(Adds confirmation of share valuation, details of capital hike,
By Julien Toyer and Carlos Ruano
MADRID, March 22 Spain took the last steps to
clean up nationalized lender Bankia on Friday, valuing
its shares at a bare minimum of 0.01 euro, while pressing ahead
with a partial merger of the bank that could slow its recovery.
The new valuation, confirmed by Spain's rescue fund FROB,
was imposed by the European Union as Bankia prepares to get a
capital injection of 10.7 billion euros (US$13.91 billion) out
of European rescue funds. It would wipe out tens of thousands of
investors who bought shares in the bank.
Last year, Bankia became Spain's biggest-ever bank failure.
The state took over and applied to Europe for a 41 billion euro
rescue for Bankia and other banks that held hundreds of billions
of euros in bad debt from when the country's property market
crashed in 2008.
In 2011, some 350,000 Spaniards bought shares in Bankia,
which was created by a merger of seven savings banks.
When Bankia went public, its shares were worth 3.75 euros.
On Friday they closed at 0.25 euro. The price has not fallen to
0.01 euro because some shareholders expect the bank to return to
After the bailout request and meeting strict conditions such
as imposing steep losses on small savers who had invested in the
bank, the announcement of the valuation on Friday was meant to
mark a fresh start for the lender.
While the bank is showing tentative signs of recovery,
official and banking sources said the government had hired an
international consultant to create a plan to partially merge
Bankia with CatalunyaBanc and NCG Banco, two other rescued
lenders, which it wants to operate under a single holding
The plan emerged unexpectedly earlier this month after the
Bank of Spain failed to auction off CatalunyaBanc. The cancelled
sale was a sign of possible cracks emerging in the country's
ongoing financial reform.
Bankia's executives have not yet been briefed on the plan.
"It is an unexpected distraction. Things were starting to
fall in line well," said a banking source with knowledge of
Bankia in February said it would return to profit this year
after deposits rose at the end of 2012 and it began cutting
The other two banks, however, are expected to report losses
in 2013 and 2014. Also, the government could end up having to
renegotiate with the EU some terms of the rescue of the banks,
if their operations are joined.
The government insists it would not fully merge the three
banks and that the lenders would join forces on marketing,
negotiating terms on major purchases and other
It also says that creating a single holding operated by
Bankia's top executives would not weigh on the lender's capacity
to apply its European Union-agreed roadmap.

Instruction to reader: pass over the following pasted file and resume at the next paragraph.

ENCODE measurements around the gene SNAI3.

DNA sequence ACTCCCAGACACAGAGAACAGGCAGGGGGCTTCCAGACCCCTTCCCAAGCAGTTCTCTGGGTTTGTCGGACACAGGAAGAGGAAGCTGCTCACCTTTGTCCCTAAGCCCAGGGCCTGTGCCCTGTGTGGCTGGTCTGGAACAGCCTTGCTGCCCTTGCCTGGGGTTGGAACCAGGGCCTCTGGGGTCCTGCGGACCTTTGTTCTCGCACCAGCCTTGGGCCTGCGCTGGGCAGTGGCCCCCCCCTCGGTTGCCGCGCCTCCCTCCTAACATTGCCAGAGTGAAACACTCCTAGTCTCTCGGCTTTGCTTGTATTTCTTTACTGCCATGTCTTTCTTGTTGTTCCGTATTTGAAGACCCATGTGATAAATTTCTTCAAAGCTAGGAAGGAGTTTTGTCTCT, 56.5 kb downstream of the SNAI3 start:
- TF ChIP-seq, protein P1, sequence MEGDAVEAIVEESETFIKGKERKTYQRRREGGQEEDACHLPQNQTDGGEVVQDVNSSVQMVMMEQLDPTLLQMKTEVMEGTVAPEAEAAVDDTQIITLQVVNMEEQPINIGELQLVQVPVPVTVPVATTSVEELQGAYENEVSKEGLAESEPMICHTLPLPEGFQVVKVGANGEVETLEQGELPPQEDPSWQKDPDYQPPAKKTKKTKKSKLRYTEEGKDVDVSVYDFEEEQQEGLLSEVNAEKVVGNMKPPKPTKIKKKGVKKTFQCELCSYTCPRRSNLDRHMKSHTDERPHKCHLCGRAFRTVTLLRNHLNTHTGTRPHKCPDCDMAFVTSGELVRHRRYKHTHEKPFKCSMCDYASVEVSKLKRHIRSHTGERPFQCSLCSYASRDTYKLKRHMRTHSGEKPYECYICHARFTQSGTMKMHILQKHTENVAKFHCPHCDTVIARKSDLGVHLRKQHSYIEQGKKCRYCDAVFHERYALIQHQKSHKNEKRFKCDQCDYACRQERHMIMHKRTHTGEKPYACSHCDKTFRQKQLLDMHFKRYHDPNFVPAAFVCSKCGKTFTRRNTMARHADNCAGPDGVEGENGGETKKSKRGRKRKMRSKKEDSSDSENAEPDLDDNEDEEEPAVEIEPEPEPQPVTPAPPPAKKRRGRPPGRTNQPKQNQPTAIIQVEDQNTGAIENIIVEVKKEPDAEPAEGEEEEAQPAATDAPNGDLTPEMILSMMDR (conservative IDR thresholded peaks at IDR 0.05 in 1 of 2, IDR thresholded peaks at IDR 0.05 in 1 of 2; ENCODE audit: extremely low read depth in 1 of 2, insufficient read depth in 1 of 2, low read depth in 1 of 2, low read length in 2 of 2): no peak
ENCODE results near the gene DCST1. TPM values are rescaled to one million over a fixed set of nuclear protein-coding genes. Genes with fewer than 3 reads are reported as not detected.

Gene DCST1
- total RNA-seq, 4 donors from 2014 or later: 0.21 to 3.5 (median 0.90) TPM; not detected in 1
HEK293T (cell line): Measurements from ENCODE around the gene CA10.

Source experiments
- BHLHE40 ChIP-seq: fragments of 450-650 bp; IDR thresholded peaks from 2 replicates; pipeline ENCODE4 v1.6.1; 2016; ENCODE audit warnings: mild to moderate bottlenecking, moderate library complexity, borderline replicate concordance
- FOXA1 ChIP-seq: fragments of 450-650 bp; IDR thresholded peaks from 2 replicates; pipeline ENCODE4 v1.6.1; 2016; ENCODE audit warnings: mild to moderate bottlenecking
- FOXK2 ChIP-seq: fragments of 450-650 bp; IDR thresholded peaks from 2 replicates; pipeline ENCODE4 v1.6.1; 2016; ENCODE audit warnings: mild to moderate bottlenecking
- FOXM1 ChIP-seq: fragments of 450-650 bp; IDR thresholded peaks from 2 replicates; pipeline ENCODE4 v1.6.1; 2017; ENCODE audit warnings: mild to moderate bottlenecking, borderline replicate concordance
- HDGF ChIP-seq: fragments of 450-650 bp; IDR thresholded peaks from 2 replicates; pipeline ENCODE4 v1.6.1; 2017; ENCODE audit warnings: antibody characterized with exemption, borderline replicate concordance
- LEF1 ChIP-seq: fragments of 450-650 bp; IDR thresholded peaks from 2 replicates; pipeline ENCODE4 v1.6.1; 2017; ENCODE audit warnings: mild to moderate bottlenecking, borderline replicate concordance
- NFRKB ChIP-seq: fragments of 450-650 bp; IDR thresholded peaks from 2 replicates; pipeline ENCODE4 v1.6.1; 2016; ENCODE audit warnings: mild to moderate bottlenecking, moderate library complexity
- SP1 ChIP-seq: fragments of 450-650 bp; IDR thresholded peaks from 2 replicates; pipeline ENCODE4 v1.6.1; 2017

"Absolutely not. This will add value, not cut value," a
source close to the government said, adding that the European
authorities have been briefed on the plan.
"It makes sense for Bankia to lead the project because it
has an impeccable management team and it also has the biggest
The process is still at an early stage and could change over
time. Spain's financial sector restructuring has gone through
several stages over the last five years and the model of
grouping several commercial brands under a single holding failed
when it was tried previously.
It led banks involved in such operations to later fully
merge, helping shrinking Spain's banking sector from more than
45 lenders to just over 10 today.
A source at Spain's bank rescue fund said the consultant
would look into a medium-term strategy for the three banks
involving combining some of their operations.
The source declined to give any other details.
Bankia and its BFA parent group have received a total of 18
billion euros in rescue money.
After the new valuation on Bankia's shares, the bank will
receive 10.7 billion euros of the rescue money as new capital.
This will take place in May, Bankia said in a statement.
The remaining European rescue money will remain in Bankia's
holding company, BFA.
After the capital injection, Bankia will do a conversion of
100 existing shares into 1 new share, which will be worth 1 euro
In May, Bankia will also issue more shares worth 4.8 billion
euros, to buy out holders of subordinated debt and hybrid debt.
Those investors will also take losses on their investments.
Minority shareholders, who previously held 52 percent of
Bankia, will end up with a joint ownership of 0.13 percent of
Holders of hybrid debt known as preference shares and of
subordinated debt will end up owning about 30 percent of Bankia,
and the state 70 percent.
(Editing by Fiona Ortiz, Elaine Hardcastle and Richard Chang)